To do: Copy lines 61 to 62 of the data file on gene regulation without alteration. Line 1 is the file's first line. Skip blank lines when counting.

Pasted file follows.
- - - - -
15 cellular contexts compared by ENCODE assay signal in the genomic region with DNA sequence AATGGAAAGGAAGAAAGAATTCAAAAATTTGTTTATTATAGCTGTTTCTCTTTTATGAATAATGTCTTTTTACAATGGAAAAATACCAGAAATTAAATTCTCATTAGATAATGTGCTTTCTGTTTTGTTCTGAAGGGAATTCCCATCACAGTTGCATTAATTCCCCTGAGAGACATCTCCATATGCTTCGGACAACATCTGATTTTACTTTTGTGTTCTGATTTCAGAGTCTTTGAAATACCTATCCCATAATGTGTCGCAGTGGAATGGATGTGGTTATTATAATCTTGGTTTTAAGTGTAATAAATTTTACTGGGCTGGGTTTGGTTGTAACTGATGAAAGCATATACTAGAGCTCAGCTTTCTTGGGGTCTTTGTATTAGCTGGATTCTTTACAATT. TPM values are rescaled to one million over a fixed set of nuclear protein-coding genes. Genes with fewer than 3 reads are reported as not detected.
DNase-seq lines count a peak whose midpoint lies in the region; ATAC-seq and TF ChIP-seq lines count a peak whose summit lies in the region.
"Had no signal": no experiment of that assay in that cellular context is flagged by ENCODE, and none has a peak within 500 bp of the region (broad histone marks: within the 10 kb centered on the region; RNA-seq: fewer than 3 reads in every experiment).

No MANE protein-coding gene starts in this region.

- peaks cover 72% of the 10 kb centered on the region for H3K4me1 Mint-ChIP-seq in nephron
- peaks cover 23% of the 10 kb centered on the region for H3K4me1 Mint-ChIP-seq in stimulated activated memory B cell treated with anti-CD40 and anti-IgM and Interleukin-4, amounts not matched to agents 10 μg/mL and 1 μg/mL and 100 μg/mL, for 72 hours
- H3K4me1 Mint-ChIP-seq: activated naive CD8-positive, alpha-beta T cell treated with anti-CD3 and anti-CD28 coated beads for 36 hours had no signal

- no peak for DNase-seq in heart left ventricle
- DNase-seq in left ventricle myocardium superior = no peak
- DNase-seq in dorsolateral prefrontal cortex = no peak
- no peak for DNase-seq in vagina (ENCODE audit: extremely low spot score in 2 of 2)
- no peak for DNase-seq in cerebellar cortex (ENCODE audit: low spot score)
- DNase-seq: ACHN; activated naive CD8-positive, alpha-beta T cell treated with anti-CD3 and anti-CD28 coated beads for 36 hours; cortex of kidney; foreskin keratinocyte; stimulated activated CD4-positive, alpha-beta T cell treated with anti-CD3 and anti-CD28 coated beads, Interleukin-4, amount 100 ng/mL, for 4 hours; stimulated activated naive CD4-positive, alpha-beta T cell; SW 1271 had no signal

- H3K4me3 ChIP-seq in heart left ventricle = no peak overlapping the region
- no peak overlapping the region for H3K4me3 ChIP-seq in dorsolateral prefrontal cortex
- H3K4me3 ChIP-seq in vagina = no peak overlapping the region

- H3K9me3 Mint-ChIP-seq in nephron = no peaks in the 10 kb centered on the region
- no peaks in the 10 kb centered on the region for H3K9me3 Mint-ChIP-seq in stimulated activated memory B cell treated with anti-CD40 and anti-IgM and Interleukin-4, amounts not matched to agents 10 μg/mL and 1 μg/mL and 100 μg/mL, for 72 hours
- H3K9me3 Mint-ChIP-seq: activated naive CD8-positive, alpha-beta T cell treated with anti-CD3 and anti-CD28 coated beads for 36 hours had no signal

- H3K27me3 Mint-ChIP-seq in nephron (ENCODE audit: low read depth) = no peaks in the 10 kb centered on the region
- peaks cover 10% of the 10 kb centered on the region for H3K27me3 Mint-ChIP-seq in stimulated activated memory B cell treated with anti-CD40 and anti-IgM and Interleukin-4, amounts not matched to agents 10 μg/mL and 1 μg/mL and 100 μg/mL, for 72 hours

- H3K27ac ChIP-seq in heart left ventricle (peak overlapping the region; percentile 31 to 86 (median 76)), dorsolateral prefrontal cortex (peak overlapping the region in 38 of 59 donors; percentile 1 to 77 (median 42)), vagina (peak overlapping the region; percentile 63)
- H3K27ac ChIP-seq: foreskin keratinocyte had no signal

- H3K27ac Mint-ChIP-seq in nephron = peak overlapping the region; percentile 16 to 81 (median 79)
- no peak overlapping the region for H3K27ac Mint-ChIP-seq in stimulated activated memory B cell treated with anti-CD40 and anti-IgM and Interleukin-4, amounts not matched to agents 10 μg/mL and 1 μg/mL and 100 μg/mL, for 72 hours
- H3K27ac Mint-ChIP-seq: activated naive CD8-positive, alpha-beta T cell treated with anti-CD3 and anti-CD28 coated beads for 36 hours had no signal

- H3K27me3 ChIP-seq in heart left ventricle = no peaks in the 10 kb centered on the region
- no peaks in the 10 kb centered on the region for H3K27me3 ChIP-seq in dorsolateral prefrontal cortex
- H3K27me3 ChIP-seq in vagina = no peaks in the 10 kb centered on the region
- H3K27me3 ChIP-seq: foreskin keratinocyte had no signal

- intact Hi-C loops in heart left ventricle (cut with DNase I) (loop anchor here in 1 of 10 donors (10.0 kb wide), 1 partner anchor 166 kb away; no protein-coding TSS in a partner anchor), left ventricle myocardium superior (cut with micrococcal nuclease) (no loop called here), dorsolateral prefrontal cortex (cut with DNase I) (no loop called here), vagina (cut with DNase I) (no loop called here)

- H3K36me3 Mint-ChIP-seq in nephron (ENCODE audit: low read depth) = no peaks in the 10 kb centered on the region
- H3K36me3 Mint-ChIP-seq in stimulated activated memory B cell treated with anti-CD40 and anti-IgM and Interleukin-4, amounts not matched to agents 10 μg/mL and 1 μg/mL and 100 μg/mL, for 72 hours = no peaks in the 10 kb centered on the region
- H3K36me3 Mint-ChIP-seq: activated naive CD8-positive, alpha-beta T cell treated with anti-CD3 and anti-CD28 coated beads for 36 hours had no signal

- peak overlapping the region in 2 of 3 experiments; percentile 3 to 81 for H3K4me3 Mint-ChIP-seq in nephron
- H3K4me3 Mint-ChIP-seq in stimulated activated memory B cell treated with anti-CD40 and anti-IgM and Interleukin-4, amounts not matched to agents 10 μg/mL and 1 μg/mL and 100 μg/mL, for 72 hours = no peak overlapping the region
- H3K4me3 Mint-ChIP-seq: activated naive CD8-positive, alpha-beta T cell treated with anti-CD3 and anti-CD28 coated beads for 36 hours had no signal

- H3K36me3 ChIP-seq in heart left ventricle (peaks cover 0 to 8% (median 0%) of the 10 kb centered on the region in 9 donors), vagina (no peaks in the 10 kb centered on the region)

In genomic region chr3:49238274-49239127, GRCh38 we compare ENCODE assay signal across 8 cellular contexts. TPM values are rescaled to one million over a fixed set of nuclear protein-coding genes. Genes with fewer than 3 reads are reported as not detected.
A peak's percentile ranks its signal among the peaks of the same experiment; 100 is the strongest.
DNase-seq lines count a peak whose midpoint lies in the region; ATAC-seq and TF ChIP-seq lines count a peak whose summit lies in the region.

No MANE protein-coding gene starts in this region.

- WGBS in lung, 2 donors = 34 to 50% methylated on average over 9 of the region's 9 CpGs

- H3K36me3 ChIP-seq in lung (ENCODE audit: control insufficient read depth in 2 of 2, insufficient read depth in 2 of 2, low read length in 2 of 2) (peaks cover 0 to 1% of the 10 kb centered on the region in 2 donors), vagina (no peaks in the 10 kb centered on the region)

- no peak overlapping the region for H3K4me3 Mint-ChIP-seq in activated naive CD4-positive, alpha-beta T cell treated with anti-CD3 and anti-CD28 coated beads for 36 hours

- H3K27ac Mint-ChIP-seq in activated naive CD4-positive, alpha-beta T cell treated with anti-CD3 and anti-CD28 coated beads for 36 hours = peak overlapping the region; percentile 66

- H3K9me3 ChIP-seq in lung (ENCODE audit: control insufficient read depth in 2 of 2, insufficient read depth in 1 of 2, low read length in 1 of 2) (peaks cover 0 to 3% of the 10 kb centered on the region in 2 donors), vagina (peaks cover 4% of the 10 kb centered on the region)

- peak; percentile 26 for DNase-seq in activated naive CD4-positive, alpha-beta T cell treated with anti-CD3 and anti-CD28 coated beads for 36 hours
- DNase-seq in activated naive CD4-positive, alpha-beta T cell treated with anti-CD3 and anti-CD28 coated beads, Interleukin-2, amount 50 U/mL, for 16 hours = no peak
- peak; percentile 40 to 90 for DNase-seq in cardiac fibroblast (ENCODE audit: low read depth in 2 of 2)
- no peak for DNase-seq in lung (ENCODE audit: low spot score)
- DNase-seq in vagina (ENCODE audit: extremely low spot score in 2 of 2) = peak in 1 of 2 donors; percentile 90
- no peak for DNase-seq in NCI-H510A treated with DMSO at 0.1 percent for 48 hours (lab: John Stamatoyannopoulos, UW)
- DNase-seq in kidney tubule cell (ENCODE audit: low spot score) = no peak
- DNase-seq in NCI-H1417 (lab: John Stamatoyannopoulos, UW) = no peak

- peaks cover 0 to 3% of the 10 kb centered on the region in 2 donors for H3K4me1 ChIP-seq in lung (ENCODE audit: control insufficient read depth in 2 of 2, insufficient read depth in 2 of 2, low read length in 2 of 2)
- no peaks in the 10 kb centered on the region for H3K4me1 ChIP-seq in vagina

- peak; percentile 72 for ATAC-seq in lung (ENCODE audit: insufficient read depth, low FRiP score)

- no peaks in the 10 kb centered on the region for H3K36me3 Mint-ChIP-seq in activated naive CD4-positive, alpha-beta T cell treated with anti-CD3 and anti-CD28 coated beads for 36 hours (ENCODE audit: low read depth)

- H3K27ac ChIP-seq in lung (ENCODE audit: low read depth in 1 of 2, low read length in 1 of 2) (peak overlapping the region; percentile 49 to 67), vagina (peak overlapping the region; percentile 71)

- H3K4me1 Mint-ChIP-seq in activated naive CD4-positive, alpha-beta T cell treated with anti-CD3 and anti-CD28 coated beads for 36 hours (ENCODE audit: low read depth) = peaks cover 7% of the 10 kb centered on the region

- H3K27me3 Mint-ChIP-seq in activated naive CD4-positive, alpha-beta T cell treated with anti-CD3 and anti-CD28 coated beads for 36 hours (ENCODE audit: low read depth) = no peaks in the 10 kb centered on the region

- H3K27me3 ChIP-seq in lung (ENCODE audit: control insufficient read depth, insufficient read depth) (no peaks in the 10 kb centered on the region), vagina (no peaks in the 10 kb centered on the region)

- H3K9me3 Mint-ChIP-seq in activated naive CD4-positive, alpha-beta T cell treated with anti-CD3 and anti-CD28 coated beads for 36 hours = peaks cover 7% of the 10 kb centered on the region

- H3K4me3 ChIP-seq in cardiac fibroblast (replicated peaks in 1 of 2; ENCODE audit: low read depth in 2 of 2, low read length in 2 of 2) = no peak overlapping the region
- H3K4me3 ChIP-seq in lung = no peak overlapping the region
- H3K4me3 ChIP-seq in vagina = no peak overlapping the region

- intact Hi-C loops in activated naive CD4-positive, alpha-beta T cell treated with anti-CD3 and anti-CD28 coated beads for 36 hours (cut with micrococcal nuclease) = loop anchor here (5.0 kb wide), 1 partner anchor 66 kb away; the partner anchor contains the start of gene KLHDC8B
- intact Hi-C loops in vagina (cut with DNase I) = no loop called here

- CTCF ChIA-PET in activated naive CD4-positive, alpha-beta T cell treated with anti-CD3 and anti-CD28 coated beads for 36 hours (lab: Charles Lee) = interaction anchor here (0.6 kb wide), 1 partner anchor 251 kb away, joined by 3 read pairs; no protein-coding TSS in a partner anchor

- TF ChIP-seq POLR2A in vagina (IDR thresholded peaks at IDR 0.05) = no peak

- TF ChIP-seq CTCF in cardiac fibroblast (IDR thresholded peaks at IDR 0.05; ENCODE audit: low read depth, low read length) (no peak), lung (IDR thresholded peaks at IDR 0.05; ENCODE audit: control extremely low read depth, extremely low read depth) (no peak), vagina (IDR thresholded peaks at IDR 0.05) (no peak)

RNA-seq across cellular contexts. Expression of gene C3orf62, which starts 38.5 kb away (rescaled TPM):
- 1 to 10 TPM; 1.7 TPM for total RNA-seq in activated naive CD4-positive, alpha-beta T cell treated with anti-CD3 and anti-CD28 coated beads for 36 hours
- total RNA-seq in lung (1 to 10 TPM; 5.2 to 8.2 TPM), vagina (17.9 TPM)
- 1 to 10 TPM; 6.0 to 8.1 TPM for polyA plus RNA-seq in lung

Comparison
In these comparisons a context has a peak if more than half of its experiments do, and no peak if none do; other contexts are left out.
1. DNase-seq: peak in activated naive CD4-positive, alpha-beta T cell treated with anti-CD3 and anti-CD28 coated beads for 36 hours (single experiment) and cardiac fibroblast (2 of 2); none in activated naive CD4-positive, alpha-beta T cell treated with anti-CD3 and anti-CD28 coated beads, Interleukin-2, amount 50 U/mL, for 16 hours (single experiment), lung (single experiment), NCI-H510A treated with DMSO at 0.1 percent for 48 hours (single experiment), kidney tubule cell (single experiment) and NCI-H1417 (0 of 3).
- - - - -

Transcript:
- H3K4me1 Mint-ChIP-seq in activated naive CD4-positive, alpha-beta T cell treated with anti-CD3 and anti-CD28 coated beads for 36 hours (ENCODE audit: low read depth) = peaks cover 7% of the 10 kb centered on the region

- H3K27me3 Mint-ChIP-seq in activated naive CD4-positive, alpha-beta T cell treated with anti-CD3 and anti-CD28 coated beads for 36 hours (ENCODE audit: low read depth) = no peaks in the 10 kb centered on the region